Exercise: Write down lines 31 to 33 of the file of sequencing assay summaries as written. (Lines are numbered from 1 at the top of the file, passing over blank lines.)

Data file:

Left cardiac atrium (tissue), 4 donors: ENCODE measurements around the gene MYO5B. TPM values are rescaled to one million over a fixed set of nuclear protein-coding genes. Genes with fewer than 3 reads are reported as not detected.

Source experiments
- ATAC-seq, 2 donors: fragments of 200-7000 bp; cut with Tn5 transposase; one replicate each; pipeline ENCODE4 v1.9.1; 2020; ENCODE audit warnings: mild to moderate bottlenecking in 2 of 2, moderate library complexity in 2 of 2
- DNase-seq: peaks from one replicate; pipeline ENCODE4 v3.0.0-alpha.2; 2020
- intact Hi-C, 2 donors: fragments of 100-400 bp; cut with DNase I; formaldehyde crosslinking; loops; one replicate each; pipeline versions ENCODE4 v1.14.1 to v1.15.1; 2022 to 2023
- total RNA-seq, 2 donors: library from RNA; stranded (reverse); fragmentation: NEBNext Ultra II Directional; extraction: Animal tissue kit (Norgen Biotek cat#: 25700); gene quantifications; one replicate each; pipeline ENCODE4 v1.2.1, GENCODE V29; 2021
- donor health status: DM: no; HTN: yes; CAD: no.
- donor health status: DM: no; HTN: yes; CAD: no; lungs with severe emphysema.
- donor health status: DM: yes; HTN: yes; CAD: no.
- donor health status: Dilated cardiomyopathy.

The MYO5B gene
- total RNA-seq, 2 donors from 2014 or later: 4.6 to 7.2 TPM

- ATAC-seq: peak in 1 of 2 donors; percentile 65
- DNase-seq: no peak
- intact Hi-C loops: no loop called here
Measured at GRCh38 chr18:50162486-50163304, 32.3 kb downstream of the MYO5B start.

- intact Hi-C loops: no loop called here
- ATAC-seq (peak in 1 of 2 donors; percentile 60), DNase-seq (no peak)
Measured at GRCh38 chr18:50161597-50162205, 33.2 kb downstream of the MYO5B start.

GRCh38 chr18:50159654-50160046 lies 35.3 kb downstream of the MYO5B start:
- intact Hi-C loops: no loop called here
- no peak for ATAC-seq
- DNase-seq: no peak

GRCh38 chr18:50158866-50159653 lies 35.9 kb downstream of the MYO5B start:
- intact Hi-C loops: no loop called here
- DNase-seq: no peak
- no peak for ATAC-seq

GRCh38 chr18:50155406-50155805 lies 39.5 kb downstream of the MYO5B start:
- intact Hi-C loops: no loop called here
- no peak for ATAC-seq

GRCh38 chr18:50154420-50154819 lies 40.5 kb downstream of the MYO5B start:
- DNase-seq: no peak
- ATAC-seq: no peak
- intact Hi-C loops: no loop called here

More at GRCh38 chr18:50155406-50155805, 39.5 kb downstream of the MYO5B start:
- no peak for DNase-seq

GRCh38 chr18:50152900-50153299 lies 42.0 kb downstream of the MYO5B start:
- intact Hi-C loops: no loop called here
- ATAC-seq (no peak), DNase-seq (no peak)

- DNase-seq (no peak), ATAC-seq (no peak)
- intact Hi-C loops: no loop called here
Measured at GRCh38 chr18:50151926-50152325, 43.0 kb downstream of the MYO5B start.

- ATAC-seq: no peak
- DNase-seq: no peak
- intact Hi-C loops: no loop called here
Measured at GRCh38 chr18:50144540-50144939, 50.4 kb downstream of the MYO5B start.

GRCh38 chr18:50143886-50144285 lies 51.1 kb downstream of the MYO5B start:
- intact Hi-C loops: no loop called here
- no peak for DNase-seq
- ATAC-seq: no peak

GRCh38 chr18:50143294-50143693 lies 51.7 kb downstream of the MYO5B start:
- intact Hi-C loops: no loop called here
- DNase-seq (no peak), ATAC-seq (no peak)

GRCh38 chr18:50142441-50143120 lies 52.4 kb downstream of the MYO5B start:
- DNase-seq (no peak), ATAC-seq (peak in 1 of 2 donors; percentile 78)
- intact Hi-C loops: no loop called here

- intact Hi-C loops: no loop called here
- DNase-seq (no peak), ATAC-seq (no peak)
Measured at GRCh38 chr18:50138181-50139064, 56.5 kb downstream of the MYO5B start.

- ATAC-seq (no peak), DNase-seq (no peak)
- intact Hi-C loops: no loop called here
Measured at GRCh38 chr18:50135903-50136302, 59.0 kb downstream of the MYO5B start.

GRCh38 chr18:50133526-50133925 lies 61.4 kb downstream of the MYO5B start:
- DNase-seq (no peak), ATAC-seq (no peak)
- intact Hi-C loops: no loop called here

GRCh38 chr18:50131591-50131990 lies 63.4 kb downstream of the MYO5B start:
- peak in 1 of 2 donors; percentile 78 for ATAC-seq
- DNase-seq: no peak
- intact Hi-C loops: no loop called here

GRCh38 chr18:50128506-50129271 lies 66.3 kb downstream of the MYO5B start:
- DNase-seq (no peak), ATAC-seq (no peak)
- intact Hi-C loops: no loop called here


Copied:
GRCh38 chr18:50154420-50154819 lies 40.5 kb downstream of the MYO5B start:
- DNase-seq: no peak
- ATAC-seq: no peak